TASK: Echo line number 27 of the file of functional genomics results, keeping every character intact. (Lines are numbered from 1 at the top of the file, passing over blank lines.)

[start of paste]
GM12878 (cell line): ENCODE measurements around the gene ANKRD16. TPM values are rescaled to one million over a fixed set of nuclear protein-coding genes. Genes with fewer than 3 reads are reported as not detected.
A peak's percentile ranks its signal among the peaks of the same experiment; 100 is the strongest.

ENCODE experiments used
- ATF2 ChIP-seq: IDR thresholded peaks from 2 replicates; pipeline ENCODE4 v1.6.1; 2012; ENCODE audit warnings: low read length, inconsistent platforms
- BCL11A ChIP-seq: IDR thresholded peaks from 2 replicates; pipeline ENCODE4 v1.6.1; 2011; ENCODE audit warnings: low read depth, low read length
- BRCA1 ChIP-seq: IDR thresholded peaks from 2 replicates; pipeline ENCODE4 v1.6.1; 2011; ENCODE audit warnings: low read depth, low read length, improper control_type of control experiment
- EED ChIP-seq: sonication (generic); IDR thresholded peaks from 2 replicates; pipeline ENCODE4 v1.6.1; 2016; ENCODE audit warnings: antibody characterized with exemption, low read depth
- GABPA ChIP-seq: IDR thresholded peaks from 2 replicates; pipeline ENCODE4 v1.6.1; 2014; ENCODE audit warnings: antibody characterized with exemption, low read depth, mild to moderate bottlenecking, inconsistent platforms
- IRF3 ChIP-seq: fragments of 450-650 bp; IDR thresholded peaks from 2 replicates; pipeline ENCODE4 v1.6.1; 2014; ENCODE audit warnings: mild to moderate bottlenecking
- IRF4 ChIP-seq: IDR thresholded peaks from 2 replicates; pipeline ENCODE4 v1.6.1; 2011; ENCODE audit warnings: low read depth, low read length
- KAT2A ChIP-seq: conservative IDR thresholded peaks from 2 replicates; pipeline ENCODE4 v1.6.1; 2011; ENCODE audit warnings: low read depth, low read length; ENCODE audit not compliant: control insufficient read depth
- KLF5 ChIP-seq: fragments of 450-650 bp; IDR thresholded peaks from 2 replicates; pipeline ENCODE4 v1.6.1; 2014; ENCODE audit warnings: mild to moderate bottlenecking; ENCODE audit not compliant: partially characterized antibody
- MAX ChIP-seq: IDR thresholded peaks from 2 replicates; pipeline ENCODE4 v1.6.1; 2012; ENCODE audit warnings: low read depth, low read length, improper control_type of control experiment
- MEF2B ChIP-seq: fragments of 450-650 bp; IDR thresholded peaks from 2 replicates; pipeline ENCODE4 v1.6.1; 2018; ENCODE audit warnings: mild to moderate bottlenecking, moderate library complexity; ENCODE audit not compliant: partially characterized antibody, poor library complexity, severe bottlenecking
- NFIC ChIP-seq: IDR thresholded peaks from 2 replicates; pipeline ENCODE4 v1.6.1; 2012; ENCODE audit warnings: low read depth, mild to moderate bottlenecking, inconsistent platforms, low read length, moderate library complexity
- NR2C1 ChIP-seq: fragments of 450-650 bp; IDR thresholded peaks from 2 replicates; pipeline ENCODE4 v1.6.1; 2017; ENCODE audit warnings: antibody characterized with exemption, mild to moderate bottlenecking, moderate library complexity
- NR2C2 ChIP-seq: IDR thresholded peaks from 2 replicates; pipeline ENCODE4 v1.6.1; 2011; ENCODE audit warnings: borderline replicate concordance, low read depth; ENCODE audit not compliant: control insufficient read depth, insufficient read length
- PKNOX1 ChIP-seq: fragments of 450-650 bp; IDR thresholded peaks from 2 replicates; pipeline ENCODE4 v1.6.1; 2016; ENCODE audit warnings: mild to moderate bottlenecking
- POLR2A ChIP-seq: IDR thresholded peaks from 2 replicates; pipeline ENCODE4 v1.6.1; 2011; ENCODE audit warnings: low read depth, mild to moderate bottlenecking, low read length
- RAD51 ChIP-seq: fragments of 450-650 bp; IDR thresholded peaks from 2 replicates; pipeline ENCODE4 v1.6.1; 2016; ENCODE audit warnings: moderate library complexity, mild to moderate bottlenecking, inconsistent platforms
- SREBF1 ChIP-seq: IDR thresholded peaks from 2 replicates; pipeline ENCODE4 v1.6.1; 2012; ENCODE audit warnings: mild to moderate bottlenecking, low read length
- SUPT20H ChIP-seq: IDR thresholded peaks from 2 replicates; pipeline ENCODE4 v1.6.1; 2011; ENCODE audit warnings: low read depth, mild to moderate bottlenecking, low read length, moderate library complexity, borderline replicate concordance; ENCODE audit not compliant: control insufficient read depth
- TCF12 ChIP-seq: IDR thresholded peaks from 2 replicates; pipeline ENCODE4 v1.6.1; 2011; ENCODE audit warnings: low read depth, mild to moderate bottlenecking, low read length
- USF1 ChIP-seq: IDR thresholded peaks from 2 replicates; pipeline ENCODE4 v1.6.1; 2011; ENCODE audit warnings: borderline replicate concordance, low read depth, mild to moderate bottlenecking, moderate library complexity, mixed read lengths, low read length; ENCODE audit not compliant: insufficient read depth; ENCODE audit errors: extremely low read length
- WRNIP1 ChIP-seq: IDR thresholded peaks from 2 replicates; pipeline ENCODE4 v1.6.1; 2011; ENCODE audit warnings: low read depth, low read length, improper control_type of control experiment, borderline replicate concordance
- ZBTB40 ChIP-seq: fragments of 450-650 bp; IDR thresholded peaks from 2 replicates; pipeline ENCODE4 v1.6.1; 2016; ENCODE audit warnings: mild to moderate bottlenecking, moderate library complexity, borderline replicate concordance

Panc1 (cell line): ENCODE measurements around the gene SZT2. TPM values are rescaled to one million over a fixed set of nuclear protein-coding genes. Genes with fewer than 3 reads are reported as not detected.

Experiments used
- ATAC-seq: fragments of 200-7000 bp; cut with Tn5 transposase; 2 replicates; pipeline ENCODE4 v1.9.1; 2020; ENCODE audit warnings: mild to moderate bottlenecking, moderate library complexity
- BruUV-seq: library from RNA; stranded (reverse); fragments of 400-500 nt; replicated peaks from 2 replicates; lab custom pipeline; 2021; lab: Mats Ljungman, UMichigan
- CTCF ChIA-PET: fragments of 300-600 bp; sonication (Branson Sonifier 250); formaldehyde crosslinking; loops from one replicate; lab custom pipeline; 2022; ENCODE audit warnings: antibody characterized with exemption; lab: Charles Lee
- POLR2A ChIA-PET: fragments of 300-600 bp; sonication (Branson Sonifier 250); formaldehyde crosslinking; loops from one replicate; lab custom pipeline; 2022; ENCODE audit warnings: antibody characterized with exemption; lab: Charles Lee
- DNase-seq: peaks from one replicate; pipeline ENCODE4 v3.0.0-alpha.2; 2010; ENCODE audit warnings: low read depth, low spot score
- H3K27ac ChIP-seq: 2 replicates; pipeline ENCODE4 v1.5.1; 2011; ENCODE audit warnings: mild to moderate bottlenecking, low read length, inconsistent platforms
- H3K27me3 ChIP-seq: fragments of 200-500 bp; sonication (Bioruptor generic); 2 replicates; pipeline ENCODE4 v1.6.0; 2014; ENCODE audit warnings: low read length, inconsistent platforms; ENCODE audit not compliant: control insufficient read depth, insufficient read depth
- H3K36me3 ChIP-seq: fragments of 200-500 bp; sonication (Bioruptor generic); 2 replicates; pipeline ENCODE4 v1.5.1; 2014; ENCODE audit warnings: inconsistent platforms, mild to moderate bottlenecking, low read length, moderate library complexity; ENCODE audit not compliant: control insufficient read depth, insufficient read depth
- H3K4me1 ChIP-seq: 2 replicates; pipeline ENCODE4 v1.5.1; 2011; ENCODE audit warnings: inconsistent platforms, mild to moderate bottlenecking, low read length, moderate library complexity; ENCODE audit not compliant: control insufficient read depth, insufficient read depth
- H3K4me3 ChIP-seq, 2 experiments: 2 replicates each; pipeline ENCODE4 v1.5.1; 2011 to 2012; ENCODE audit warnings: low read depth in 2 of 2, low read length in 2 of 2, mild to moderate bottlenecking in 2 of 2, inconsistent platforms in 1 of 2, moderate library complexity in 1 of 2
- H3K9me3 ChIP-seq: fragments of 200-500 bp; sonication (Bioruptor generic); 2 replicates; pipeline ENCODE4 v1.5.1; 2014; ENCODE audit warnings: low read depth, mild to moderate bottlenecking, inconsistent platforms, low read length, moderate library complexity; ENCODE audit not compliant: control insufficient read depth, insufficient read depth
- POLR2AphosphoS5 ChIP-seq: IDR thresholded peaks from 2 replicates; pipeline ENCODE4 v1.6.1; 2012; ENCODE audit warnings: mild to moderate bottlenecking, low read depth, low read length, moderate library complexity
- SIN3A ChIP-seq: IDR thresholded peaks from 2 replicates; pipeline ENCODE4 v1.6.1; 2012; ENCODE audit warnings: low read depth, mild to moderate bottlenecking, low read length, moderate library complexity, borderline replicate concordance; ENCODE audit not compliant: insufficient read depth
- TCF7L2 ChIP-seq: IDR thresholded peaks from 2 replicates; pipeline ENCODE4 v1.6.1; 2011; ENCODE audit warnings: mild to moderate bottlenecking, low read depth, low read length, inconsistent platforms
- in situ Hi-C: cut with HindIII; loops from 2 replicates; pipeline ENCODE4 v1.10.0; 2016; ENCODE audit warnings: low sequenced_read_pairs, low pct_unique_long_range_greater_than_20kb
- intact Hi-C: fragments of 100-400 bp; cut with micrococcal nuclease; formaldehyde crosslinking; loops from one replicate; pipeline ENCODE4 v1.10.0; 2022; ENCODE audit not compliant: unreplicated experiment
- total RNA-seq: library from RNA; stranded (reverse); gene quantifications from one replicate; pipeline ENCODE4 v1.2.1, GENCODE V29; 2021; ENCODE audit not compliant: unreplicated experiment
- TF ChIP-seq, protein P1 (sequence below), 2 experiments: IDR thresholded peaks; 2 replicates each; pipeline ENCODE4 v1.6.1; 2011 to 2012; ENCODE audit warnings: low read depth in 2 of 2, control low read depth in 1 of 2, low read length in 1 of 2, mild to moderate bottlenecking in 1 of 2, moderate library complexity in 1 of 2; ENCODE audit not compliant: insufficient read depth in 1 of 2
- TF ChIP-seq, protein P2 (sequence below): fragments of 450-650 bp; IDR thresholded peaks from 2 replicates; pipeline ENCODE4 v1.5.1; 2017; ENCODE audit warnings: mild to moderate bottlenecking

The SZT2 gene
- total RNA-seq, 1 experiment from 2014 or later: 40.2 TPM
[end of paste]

Panc1 (cell line): ENCODE measurements around the gene SZT2. TPM values are rescaled to one million over a fixed set of nuclear protein-coding genes. Genes with fewer than 3 reads are reported as not detected.